Once again, I turned to the Bible to explain more about the origins and evolution of Yom Kippur, the Day of Atonement, or as it is known in Hebrew, “Yom Hakippurim,” the Day of Atonements (plural). Once again, I found that the concept of atonement changed dramatically over the centuries of Jewish belief and practice. We find the first reference in Leviticus:
“Mark, the 10th day of the seventh month is the Day of Atonement. It shall be a sacred occasion for you; you shall practice self-denial, and you shall bring an offering by fire to the Lord; and you shall do no work throughout that day. For it is a Day of Atonement, on which expiation is made on your behalf before the Lord your God… Do no work whatever; it is a law for all time, throughout the generations in all your settlements. It shall be a Sabbath of complete rest for you, and you shall practice self-denial; on the ninth day of the month at evening, from evening to evening, you shall observe this your Sabbath” (Lev. 23:27-32).
One of the primary ways of self-denial in Judaism is fasting, so the 10th day of the month of Tishrei became a 25-hour period of fasting. Also note that in the original biblical statement, “expiation” is to be made for us by the priest, not personally.
There are biblical references galore, as every detail of the process of atonement is spelled out from the earliest days when the “Holy of Holies” containing the “Ark of the Covenant” was housed in a tent sanctuary as the Israelites traveled through the desert for 40 years. Only the High Priest could enter the sanctuary after a personal repentance and purification ritual. His task was to purify (purge) God’s dwelling place. Part of the ceremony involved two goats. The priest sacrificed one as an offering to God. He then placed the sins of the congregation on the head of the second goat and sent it far away into the desert (hence the concept of a “scapegoat”).
Over the millennia that followed the exodus from Egypt, Jewish worship evolved from sacrificial worship in two temples built (and destroyed) in the “Holy City” of Jerusalem, to personal worship in congregations lead by Rabbis (teachers). The temples and priesthood are long gone, but spiritually Jerusalem remains a holy city for millions of people around the world.
The Jewish concept of morality and sins that needed to be forgiven has also adapted to modern times.
This year on Yom Kippur I will listen online to the Kol Nidrei (the haunting request for absolution that opens the Yom Kippur services); say the Vidui (a public confession of sins which can only be done within a congregation of at least 10 adult worshipers); listen to the Torah readings which include examples of extreme dedication to God and a description of the Holy of Holies ceremony on Yom Kippur, and pray for forgiveness for anything I might have done that caused hurt to someone else.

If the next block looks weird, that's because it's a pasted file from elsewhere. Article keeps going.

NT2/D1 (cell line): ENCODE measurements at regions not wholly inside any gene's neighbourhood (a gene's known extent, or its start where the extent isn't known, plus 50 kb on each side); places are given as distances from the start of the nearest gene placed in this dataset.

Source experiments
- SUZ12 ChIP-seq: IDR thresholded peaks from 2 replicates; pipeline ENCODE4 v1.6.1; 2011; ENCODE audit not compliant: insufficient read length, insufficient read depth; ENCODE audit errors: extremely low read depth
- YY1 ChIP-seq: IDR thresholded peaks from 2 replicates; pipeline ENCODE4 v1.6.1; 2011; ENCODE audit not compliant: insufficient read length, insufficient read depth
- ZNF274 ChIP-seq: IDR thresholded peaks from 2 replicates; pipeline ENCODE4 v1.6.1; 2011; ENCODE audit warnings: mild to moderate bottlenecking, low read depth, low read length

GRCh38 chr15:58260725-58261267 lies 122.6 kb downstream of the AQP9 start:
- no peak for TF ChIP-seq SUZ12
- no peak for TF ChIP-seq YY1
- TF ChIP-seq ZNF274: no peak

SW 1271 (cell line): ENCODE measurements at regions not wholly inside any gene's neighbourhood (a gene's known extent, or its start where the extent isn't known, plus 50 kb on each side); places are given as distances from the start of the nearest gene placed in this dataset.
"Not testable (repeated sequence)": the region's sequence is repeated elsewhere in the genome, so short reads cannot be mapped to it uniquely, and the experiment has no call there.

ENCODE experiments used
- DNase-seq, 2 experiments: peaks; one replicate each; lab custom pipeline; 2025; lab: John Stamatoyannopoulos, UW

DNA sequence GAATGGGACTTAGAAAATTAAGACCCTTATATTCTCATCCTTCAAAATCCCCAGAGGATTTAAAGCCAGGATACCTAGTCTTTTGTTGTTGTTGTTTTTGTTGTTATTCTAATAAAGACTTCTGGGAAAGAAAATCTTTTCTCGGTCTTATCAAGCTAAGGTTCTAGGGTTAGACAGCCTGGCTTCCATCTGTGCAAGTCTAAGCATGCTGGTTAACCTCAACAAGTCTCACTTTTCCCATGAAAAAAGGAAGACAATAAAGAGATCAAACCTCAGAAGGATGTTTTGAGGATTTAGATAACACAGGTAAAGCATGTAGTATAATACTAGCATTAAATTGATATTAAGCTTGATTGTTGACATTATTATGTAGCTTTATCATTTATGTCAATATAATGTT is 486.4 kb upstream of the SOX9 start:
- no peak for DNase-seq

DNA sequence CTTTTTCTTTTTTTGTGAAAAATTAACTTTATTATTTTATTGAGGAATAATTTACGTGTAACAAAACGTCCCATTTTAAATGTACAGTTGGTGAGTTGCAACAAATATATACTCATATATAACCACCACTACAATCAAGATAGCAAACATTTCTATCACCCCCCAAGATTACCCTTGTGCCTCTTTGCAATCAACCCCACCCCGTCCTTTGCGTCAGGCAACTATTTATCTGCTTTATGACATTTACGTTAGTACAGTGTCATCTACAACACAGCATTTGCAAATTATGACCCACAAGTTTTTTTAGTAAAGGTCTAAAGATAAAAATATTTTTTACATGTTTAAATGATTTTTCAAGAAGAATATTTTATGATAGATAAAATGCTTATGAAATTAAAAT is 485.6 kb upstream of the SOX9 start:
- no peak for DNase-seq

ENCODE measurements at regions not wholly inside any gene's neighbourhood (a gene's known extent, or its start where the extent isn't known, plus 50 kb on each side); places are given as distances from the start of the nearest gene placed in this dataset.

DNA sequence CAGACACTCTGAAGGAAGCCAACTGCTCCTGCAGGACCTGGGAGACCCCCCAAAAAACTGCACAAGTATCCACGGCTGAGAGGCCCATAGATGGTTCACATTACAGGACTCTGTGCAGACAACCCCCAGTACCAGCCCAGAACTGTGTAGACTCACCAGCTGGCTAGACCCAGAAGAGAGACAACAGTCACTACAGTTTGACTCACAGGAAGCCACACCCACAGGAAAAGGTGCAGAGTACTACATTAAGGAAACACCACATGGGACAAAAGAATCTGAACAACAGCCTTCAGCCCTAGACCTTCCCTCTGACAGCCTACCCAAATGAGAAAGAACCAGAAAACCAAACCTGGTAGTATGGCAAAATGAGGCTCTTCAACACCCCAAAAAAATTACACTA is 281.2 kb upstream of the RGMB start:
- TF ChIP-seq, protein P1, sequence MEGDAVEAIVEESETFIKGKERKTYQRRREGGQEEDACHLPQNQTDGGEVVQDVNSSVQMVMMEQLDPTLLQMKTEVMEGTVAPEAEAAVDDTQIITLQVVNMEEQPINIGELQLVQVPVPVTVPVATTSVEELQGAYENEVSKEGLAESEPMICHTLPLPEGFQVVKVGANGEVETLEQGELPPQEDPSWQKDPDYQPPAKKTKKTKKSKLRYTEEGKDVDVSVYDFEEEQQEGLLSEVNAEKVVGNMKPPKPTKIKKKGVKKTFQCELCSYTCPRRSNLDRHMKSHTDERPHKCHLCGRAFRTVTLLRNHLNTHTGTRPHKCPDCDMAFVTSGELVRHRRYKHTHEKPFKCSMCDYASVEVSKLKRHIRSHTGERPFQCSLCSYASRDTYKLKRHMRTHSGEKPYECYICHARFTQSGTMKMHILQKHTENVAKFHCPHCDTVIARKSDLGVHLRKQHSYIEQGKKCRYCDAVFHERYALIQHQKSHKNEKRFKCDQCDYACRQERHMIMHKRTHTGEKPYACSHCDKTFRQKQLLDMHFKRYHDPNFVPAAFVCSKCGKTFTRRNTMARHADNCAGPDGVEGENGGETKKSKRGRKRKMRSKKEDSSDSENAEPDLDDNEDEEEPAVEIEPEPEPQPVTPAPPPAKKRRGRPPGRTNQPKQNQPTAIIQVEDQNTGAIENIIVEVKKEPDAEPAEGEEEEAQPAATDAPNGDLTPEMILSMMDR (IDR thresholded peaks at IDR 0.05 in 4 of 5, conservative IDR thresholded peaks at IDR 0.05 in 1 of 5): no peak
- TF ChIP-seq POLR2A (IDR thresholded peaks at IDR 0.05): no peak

This year I will also reflect on the untold millions of people who have suffered and died during this extraordinary year of grief and tragedy that we have endured. Does sin and atonement have any place during a pandemic? The Jewish religion has no concept of original sin. Judaism believes that we are all responsible for one another and for leaving the world a better place. If that is true, then what do we need to do to heal our world?
I am eternally grateful that I have been granted the opportunity to save lives and make my world a better place through my volunteer work with Hadassah. Started as a Zionist women’s movement here in the US, Hadassah literally heals our world. Nominated for a Nobel Peace Prize and selected as being among the best in the world, our two Hadassah hospitals shine like a beacon of light and hope from Jerusalem. It is my privilege to be one of the lead communicators for Hadassah both here in the United States and internationally, telling the world about the amazing research, innovative treatments and dedicated care that our hospitals provide in the Holy City, and how they then share their expertise with medical institutions around the globe. Hadassah saves lives, and I am so proud that I can make a small contribution to this holy work.
During the final prayers of Neilah that envisage the closing of the Heavenly Gates and the sealing of the final decree, I will listen to the haunting sounds of the Shofar for the last time for this year and pray that this year more people will be spared the final decree and that many more will be written into the Book of Life.
L’Shanah Tovah Tikatavu. May we all be inscribed for a good New Year, one of sweetness, health and happiness.
*Reform Judaism in the US observes only one day.